Challengers teach their customers about their own businesses. They bring value to the customer because they can advise on choices a customer can make and the implications of various choices.

Early in my career, I was in a B2B business and had the opportunity to travel with “Bill”. In retrospect, I see Bill as a Challenger. I witnessed Bill walking into a customer’s business at which point literally everything else that was happening was paused. “Bill was there” and he was the advisor and mentor to the business. At a glance, I could see Bill was a very trusted advisor.

Bill told me about a situation with another customer. He observed his customer for several months and was concerned because it was apparent the customer was not making money. After some reflection, Bill went into the business one day and told the owner his accountant was an embezzler.

Bill did not have access to the financial statements. He came to his conclusion based on his intuition about the situation.

The owner asked Bill to leave the business and never come back. The accountant was a close personal friend to the owner and godfather to the owner’s children.

Six months later Bill got a letter of apology. While they were angry about the accusations, the owner did some investigation.

They found money in 33 different banks.

Was Bill a top performer? Yes, salesperson of the year for my company.

The Implications for Your Marketing Efforts

While top performers can come from any of the profiles, what the authors are suggesting is an effort to support challenger selling increases your odds of creating top performers more than 5x an effort to support relationship building.

LinkedIn agrees but says it a different way. While encouraging their members to “engage with insight” LinkedIn says “nearly 64% of B2B buyers report they appreciate hearing from a salesperson who provides information or insight about their business.”

The content in your blogs, emails, and newsletters should primarily teach your customers about their businesses. If you are interacting with your customers you see patterns which lead to success and growth that might not be seen if all a customer knows is about their own business.

Or, you could see a creative business practice one customer is doing to solve an issue that another customer could also adopt.

Considering the previous discussion about the importance of “customer experience”, a content strategy which focuses on teaching can become part of your customer experience.

As I’ve mentioned before, your content speaks to many different audiences. Content which teaches will be valuable not just to your customers. Consider also the impact to new people in your organization.

The Golden Rule for Sales

Early in my career I served in a role as Product Engineering Manager for a manufacturing company. The responsibility of my organization was to provide the operations and manufacturing engineering organizations designs and specifications. In the world of engineering, this was done with “prints” and “bills of material”.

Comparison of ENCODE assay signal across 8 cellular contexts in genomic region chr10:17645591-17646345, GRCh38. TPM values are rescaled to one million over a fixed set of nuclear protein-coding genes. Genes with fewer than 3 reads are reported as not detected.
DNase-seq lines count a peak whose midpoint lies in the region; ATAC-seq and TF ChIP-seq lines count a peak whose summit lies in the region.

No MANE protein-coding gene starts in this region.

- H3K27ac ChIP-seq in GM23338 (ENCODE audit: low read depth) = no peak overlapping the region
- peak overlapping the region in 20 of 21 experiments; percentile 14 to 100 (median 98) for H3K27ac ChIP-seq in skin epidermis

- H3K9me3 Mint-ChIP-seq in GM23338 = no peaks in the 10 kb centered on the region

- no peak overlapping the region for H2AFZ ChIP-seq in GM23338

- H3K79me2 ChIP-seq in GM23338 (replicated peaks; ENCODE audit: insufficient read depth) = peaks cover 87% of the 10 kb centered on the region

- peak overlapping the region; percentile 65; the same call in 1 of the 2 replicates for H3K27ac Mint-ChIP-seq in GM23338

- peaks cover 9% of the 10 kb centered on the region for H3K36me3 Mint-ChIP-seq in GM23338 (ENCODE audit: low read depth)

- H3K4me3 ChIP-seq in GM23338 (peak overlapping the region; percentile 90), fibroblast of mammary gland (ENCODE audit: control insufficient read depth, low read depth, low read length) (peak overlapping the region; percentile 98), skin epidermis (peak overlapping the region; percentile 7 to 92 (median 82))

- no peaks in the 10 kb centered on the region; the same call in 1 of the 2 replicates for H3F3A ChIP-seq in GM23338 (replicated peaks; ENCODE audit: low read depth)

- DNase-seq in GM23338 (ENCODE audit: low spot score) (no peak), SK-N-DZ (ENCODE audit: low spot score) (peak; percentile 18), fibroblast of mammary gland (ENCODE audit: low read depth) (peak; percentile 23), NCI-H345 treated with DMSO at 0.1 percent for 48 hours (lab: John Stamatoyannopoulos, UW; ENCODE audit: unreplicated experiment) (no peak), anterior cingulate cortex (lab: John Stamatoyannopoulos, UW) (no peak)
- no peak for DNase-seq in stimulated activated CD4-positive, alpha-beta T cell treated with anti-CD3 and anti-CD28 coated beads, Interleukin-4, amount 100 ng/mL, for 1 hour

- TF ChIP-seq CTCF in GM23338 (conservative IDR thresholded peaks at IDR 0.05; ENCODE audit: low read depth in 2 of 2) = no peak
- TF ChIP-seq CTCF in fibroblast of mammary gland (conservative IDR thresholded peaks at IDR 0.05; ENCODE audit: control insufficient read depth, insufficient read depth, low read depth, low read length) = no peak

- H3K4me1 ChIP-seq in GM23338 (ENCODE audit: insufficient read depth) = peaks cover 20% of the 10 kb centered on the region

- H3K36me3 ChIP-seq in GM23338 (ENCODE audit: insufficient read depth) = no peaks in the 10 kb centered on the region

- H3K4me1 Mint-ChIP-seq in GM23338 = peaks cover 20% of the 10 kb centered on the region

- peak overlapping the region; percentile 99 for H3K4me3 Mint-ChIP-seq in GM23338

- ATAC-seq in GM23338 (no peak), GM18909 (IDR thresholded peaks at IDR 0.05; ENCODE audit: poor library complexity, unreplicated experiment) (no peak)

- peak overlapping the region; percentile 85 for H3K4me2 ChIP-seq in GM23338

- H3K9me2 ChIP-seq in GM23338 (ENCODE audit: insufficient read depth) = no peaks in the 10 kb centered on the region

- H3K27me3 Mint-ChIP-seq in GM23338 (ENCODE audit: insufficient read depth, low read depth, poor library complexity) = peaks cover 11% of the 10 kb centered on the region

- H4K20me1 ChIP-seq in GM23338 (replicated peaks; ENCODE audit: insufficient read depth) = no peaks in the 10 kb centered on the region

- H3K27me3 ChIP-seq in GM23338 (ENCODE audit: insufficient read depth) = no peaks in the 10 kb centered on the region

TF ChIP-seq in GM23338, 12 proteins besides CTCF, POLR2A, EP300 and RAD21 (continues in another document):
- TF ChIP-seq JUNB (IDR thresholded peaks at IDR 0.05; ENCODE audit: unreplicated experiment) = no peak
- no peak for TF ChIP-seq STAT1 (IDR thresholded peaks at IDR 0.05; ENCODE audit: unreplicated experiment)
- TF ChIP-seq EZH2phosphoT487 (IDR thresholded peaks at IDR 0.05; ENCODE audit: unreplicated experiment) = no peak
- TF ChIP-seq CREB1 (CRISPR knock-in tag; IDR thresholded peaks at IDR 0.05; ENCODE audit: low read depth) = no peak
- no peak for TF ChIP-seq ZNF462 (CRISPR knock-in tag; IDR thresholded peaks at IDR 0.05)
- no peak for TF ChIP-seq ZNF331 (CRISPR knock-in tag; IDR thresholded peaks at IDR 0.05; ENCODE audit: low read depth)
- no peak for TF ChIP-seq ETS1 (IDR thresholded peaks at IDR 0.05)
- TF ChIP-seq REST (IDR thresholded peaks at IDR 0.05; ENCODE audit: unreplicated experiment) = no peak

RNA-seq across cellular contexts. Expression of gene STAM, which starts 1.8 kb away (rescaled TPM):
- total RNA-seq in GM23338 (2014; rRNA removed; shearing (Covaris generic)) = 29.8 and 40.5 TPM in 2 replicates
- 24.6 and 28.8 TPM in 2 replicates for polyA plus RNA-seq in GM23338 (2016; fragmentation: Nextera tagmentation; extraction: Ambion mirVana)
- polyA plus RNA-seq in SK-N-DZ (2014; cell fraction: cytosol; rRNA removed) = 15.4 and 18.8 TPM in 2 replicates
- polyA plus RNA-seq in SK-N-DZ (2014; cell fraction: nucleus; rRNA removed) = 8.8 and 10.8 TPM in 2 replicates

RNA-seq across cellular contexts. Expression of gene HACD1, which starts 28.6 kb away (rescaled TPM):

If a print was “silent” on an issue, that meant there was no limitation to what they factory could use. Maybe the print said “Cold Rolled Steel” but nothing else, for example.

At the next level of control, the print would list specific suppliers, whose products were qualified through our quality evaluation processes.

At the highest level of control, when we were convinced that specific features were important, we would specify a specific product from a specific supplier.

In any event, my organization was sometimes highly influential in the process for supplier selection, particularly when a specification was precise.

golden rule of selling 420x280 - Challenging Your CustomersAs I reflect on this today, the sales representatives who were the most valuable to me in the deliberations surrounding specifically-engineered products were the ones who could show me the best way to incorporate their products. Usually these were trained factory representatives; in other words, challengers.

In contrast, companies represented by independent sales representative organizations were the most frustrating. They could seldom advise or make a decision. They couldn’t answer my technical questions. They usually had to “call the factory”. But they were always good for buying you lunch.

Which sales approach was the most successful? It’s easy for me to understand the value of a challenger salesperson when I envision the concept from the perspective of a customer interested in creating a top performing product or service.

Many CEOs worry about people in their organizations who make purchasing decisions based on the perks they get from relationship-building salespeople. For most, it is common sense that buying decisions should be based on what is a good business decision, not personal benefit.

I worked for one company, however, that became very proactive and made it a written policy to limit “gifts” from suppliers to incidental amounts. Lunch or dinner might be ok, but not vacations, cars, or other large gifts.

In one of my other assignments, the company where I worked was spending about $50 million on a factory expansion. Soon after all the contracts for construction were awarded, the lead facilities engineer for the project showed up driving the Lincoln Continental previously owned by the General Contractor. Even if this was an innocent, arms-length transaction, the perceptions created should have been enough to nix the deal.